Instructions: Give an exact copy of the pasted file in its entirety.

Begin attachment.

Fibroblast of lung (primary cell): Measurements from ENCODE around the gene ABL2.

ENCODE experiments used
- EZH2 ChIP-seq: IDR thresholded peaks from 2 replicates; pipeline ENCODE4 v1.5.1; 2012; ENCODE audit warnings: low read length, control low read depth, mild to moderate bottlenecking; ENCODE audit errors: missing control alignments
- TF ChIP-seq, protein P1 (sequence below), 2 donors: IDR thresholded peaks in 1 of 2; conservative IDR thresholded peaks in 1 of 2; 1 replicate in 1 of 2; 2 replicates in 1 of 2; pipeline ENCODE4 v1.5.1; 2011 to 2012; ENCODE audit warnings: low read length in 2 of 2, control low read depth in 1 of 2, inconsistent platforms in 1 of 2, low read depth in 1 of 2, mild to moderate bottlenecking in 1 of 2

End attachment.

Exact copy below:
Fibroblast of lung (primary cell): Measurements from ENCODE around the gene ABL2.

ENCODE experiments used
- EZH2 ChIP-seq: IDR thresholded peaks from 2 replicates; pipeline ENCODE4 v1.5.1; 2012; ENCODE audit warnings: low read length, control low read depth, mild to moderate bottlenecking; ENCODE audit errors: missing control alignments
- TF ChIP-seq, protein P1 (sequence below), 2 donors: IDR thresholded peaks in 1 of 2; conservative IDR thresholded peaks in 1 of 2; 1 replicate in 1 of 2; 2 replicates in 1 of 2; pipeline ENCODE4 v1.5.1; 2011 to 2012; ENCODE audit warnings: low read length in 2 of 2, control low read depth in 1 of 2, inconsistent platforms in 1 of 2, low read depth in 1 of 2, mild to moderate bottlenecking in 1 of 2